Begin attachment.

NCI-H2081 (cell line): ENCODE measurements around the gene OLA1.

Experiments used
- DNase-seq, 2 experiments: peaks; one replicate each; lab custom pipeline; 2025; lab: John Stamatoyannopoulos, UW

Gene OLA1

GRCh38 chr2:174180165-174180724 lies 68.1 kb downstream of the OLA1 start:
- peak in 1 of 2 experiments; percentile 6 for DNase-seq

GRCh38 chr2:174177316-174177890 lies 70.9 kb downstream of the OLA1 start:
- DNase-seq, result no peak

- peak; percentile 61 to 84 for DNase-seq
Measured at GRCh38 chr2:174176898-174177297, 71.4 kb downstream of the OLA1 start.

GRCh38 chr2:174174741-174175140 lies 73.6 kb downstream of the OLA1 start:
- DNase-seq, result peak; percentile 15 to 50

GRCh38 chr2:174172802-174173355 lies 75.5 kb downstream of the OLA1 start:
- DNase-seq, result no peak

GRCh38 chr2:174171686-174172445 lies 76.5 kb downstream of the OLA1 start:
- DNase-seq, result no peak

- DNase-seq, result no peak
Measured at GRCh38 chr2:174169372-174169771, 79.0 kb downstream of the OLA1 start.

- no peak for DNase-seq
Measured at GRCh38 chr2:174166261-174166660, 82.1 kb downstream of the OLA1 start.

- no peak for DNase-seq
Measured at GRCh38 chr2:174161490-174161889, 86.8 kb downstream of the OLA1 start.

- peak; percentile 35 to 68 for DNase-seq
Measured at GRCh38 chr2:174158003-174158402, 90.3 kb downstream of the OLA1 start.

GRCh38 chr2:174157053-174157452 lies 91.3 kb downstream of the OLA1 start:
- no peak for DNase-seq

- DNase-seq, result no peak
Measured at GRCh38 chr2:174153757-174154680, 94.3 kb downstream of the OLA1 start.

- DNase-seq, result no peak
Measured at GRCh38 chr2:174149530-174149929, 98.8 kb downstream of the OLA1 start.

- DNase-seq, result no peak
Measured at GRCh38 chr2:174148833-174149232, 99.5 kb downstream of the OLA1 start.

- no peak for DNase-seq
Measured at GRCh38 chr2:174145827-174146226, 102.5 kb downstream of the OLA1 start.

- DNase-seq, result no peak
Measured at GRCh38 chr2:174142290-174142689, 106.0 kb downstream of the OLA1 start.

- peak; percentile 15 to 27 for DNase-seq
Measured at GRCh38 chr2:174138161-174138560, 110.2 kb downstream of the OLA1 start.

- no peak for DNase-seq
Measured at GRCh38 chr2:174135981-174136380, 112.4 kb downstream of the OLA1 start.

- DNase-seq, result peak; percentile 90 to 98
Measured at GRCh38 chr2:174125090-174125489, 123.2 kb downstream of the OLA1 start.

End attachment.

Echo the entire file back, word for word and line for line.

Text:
NCI-H2081 (cell line): ENCODE measurements around the gene OLA1.

Experiments used
- DNase-seq, 2 experiments: peaks; one replicate each; lab custom pipeline; 2025; lab: John Stamatoyannopoulos, UW

Gene OLA1

GRCh38 chr2:174180165-174180724 lies 68.1 kb downstream of the OLA1 start:
- peak in 1 of 2 experiments; percentile 6 for DNase-seq

GRCh38 chr2:174177316-174177890 lies 70.9 kb downstream of the OLA1 start:
- DNase-seq, result no peak

- peak; percentile 61 to 84 for DNase-seq
Measured at GRCh38 chr2:174176898-174177297, 71.4 kb downstream of the OLA1 start.

GRCh38 chr2:174174741-174175140 lies 73.6 kb downstream of the OLA1 start:
- DNase-seq, result peak; percentile 15 to 50

GRCh38 chr2:174172802-174173355 lies 75.5 kb downstream of the OLA1 start:
- DNase-seq, result no peak

GRCh38 chr2:174171686-174172445 lies 76.5 kb downstream of the OLA1 start:
- DNase-seq, result no peak

- DNase-seq, result no peak
Measured at GRCh38 chr2:174169372-174169771, 79.0 kb downstream of the OLA1 start.

- no peak for DNase-seq
Measured at GRCh38 chr2:174166261-174166660, 82.1 kb downstream of the OLA1 start.

- no peak for DNase-seq
Measured at GRCh38 chr2:174161490-174161889, 86.8 kb downstream of the OLA1 start.

- peak; percentile 35 to 68 for DNase-seq
Measured at GRCh38 chr2:174158003-174158402, 90.3 kb downstream of the OLA1 start.

GRCh38 chr2:174157053-174157452 lies 91.3 kb downstream of the OLA1 start:
- no peak for DNase-seq

- DNase-seq, result no peak
Measured at GRCh38 chr2:174153757-174154680, 94.3 kb downstream of the OLA1 start.

- DNase-seq, result no peak
Measured at GRCh38 chr2:174149530-174149929, 98.8 kb downstream of the OLA1 start.

- DNase-seq, result no peak
Measured at GRCh38 chr2:174148833-174149232, 99.5 kb downstream of the OLA1 start.

- no peak for DNase-seq
Measured at GRCh38 chr2:174145827-174146226, 102.5 kb downstream of the OLA1 start.

- DNase-seq, result no peak
Measured at GRCh38 chr2:174142290-174142689, 106.0 kb downstream of the OLA1 start.

- peak; percentile 15 to 27 for DNase-seq
Measured at GRCh38 chr2:174138161-174138560, 110.2 kb downstream of the OLA1 start.

- no peak for DNase-seq
Measured at GRCh38 chr2:174135981-174136380, 112.4 kb downstream of the OLA1 start.

- DNase-seq, result peak; percentile 90 to 98
Measured at GRCh38 chr2:174125090-174125489, 123.2 kb downstream of the OLA1 start.